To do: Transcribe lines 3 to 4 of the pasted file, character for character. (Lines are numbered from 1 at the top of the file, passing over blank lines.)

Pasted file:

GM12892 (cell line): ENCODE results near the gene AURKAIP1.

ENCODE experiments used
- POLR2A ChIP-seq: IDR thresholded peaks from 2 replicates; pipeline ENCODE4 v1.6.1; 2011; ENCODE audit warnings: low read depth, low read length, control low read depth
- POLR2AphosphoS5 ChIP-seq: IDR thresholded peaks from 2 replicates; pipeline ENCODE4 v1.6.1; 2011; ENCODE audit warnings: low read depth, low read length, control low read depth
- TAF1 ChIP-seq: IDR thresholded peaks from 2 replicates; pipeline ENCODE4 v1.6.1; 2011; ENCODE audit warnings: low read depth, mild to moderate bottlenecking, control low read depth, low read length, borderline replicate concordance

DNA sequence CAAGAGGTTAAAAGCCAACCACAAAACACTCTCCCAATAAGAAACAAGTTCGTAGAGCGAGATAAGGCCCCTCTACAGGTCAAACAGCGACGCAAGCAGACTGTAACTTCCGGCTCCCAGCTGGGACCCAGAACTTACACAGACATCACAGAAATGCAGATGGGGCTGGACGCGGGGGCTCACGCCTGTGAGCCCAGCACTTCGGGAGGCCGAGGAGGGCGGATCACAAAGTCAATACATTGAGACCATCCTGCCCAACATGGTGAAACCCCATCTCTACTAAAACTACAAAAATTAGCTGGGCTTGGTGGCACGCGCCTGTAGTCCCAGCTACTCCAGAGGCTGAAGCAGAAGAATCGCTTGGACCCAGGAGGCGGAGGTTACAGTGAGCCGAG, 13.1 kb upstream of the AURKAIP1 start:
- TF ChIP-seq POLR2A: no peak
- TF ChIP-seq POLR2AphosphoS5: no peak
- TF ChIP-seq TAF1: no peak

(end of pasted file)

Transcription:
- POLR2A ChIP-seq: IDR thresholded peaks from 2 replicates; pipeline ENCODE4 v1.6.1; 2011; ENCODE audit warnings: low read depth, low read length, control low read depth
- POLR2AphosphoS5 ChIP-seq: IDR thresholded peaks from 2 replicates; pipeline ENCODE4 v1.6.1; 2011; ENCODE audit warnings: low read depth, low read length, control low read depth